Wi-Fi technology is extremely popular and available just about
everywhere. Whether youâ€™re grabbing a cup of coffee, shopping for
shoes, or enjoying a family pizza night, youâ€™re likely to have a Wi-Fi
hotspot available. You may hear people talking about â€œgetting
onto Wi-Fiâ€ or not being able to â€œget onto Wi-Fiâ€. Most of the time,
the issue is that they canâ€™t get their laptop, smart phone, or other
device connected to the Internet.
Is Wi-Fi the same as the Internet? No, itâ€™s not. And with home
networks getting more sophisticated all the time, with more and
more connected devices, itâ€™s helpful to have a clear understanding
of the difference between the two.
What is the Internet?
The Internet is a massive global communications network. In fact, as its
name suggests, itâ€™s more than just one networkâ€”itâ€™s a series of thousands
of interconnected networks. each Internet
service provider (ISP) typically owns its own network. It buys and installs
the specialized networking equipment that makes it possible for customers like youâ€”in addition to businesses, universities, hospitals, and moreâ€”
to connect to the Internet.
When you connect to your ISPâ€™s network from your home or workplace,
you have the ability to connect with other networks, companies, services
and individuals who are also connected to the Internet. For example, you
can stream movies on Netflix by connecting via the Internet to computer servers that Netflix owns or read your email by connecting to one of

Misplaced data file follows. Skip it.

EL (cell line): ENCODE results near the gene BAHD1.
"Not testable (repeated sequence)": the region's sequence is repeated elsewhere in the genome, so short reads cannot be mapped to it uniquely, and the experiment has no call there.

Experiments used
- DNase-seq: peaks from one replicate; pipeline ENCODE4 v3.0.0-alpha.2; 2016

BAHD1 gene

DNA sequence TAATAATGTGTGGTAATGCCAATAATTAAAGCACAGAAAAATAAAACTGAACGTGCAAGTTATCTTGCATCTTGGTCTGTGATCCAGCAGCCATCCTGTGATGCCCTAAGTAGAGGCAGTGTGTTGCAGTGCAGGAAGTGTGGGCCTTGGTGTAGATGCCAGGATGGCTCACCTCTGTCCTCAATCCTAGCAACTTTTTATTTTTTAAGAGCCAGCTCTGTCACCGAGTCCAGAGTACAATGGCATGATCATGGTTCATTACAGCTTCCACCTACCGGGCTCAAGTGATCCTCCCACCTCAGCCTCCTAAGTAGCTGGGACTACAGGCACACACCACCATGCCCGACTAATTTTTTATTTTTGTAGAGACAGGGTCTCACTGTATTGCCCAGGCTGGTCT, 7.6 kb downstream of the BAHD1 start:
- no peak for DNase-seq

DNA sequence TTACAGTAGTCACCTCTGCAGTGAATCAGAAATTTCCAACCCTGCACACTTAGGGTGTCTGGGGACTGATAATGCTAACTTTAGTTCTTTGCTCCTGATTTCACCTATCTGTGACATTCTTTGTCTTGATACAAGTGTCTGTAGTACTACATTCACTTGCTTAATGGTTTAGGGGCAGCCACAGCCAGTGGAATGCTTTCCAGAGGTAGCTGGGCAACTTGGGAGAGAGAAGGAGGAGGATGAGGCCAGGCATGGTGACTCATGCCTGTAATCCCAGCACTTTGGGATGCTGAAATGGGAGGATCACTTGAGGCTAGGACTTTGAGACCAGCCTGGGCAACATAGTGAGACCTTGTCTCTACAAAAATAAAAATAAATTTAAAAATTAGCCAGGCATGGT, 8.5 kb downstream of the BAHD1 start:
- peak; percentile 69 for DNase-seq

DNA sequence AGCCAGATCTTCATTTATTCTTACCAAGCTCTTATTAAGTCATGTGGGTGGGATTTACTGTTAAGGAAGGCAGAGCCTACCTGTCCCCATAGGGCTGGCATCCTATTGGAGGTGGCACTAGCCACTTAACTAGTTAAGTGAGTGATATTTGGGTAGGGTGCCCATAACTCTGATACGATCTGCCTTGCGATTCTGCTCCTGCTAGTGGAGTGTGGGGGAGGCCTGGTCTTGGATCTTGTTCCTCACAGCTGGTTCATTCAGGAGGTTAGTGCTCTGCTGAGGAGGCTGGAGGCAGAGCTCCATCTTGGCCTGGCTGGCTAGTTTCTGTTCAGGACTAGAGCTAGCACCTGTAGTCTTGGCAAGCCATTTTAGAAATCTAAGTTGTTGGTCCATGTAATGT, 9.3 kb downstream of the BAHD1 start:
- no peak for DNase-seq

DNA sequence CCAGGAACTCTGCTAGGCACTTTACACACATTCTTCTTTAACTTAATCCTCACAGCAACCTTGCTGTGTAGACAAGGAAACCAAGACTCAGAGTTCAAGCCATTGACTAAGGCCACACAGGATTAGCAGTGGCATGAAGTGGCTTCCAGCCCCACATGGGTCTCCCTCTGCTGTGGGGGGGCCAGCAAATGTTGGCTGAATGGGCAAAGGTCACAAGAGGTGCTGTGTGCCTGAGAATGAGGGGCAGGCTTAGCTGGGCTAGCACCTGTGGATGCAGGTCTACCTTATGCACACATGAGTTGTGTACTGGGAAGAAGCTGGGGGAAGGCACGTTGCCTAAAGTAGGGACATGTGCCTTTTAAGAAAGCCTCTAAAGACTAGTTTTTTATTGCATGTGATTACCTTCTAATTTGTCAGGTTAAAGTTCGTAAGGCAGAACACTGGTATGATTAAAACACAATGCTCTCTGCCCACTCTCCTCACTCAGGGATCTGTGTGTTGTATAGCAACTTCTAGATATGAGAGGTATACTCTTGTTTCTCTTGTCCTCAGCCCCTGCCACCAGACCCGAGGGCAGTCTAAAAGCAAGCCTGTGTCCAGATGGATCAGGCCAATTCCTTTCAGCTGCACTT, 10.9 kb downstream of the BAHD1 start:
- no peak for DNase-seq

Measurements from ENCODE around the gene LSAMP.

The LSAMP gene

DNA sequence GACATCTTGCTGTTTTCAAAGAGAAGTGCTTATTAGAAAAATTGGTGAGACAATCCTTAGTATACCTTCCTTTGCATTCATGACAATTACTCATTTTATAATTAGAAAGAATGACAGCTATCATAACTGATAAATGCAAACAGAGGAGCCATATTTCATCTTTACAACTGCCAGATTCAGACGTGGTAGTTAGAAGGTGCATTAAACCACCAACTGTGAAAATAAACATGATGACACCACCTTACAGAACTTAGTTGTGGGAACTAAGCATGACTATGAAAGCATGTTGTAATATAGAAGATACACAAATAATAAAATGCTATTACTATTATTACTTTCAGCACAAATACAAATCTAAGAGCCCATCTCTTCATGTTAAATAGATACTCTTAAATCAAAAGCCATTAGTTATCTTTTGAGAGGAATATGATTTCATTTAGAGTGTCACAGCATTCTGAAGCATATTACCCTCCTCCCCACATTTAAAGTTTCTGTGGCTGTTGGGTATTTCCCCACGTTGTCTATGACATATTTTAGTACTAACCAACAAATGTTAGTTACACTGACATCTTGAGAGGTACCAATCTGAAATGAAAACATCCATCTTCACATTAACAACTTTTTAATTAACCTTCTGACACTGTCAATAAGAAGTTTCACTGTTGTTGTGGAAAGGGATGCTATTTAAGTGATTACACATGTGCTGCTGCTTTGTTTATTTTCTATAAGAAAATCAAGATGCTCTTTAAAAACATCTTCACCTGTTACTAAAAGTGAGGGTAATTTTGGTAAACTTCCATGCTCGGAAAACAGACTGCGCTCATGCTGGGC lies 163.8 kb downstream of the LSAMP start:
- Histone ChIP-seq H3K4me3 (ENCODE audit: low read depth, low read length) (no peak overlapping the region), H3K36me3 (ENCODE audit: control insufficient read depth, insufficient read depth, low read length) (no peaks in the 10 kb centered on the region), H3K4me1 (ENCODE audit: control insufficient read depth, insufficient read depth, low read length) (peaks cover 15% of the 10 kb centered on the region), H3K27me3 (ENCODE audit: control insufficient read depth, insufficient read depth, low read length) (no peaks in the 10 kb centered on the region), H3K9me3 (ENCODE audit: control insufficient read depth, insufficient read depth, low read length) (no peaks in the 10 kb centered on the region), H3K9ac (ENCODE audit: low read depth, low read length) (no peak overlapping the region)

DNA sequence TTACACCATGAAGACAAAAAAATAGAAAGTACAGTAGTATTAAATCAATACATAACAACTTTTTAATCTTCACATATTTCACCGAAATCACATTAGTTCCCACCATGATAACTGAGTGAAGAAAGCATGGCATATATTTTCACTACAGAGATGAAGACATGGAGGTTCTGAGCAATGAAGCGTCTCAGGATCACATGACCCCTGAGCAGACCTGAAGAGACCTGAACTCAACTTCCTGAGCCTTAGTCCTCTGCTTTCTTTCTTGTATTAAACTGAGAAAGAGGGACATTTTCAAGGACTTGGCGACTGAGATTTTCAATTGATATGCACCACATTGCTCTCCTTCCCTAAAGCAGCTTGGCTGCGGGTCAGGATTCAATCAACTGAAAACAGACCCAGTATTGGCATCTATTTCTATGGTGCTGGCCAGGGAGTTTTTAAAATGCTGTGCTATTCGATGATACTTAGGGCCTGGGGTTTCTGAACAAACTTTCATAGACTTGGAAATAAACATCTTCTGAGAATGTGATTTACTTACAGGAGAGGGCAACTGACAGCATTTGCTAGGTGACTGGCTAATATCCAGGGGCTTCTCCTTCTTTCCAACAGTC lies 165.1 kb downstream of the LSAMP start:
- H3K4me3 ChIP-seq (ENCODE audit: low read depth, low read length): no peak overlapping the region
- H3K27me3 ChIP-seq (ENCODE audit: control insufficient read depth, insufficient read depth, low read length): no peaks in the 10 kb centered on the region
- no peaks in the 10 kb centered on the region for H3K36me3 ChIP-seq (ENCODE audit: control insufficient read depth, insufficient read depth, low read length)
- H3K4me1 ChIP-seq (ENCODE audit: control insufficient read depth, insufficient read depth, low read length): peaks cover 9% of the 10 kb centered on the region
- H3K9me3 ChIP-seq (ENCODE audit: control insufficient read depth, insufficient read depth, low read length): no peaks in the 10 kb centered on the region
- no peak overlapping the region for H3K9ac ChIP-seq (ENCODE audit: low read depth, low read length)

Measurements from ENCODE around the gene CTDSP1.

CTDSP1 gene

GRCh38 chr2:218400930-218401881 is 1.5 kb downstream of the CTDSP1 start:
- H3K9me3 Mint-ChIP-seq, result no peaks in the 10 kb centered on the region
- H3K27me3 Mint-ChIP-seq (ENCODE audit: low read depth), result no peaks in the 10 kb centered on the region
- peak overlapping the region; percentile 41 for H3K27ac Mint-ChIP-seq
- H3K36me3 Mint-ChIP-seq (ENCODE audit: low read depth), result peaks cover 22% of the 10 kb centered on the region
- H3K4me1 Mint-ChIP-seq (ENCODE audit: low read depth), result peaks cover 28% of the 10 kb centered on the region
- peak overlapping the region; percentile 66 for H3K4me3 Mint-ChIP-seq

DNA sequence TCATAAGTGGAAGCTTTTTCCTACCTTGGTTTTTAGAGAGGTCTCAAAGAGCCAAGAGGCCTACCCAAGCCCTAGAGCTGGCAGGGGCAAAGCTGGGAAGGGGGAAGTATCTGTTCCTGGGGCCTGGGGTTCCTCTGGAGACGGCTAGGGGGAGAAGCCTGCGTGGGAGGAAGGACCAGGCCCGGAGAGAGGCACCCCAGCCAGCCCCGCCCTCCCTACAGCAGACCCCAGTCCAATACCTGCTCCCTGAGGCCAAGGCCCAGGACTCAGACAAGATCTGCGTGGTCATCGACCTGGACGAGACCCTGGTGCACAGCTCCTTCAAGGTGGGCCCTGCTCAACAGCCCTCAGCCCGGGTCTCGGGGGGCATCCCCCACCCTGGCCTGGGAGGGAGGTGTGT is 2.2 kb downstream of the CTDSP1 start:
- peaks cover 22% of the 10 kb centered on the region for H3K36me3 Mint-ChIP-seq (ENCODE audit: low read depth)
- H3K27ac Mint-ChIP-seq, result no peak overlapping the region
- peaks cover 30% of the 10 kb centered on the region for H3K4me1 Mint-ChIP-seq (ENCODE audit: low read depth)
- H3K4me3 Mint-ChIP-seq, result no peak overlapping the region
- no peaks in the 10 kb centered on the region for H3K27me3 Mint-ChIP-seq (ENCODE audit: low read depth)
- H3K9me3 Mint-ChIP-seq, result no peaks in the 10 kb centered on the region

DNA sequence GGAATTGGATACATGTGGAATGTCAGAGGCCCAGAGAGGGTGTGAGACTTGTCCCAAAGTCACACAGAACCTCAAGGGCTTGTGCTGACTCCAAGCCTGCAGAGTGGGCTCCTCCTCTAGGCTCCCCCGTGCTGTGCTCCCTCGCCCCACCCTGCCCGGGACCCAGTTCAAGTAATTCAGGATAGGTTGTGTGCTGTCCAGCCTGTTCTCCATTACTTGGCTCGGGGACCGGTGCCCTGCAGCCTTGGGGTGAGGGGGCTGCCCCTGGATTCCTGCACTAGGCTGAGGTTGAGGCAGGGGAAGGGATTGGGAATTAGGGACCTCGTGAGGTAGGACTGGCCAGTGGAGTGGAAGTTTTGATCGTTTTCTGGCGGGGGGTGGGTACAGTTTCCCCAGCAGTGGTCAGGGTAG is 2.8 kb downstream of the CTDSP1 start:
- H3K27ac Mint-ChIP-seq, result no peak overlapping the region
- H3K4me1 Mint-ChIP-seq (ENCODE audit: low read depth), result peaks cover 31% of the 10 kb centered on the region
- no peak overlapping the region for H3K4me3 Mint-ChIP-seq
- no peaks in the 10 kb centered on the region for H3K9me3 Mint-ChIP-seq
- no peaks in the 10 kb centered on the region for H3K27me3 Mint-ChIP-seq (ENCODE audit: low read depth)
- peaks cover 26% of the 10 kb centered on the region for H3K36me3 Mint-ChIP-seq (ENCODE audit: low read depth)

When you purchase monthly Internet services for your home, your ISP
gives you all the physical equipment you need to connect your own devices
to the Internet. This includes a physical line, such as a fiber optic cable, that
will connect your home to the ISPâ€™s network. Inside your home, this physical
line is connected to an electronic device thatâ€™s usually called a modem.
How Do I Connect My Devices to the Internet?
With your modem providing the Internet connection into your home, there
are two ways you can connect your device to the modem.
Connecting with a Physical Cable
The first method, which is not very common anymore, involves physically
plugging your computer into the port on the back of your modem using
whatâ€™s called an Ethernet cable. When your computer is plugged into
the modem, it becomes part of your ISPâ€™s network, along with all the other
individuals and business customers who have also connected their devices.
Connecting Over Wi-Fi
The second method, which is the most common today, involves connecting
your computer, tablet or smart phone to your ISPâ€™s network without using
a physical wire. This â€œwirelessâ€ connection is made possible by Wi-Fi
technology; specifically by a second device in your home called a router
or sometimes referred to as a gateway. This router is physically plugged
into the modem with a cable or it is combined with the modem into a
single piece of equipment.
The Wi-Fi router uses radio technology to broadcast a unique name (also
known as a service set identifier, or SSID), which you or your ISP chooses
when the router is first set up. When youâ€™re on your laptop or other device,
you can see a list of other Wi-Fi routers nearby such as yours and your
neighborsâ€™. You can select your router name from the list and enter the
routerâ€™s password. And just like that, youâ€™re connected to Wi-Fi. Since your
router is connected to your modem, you can now access any online
service or go to any website using your web browser.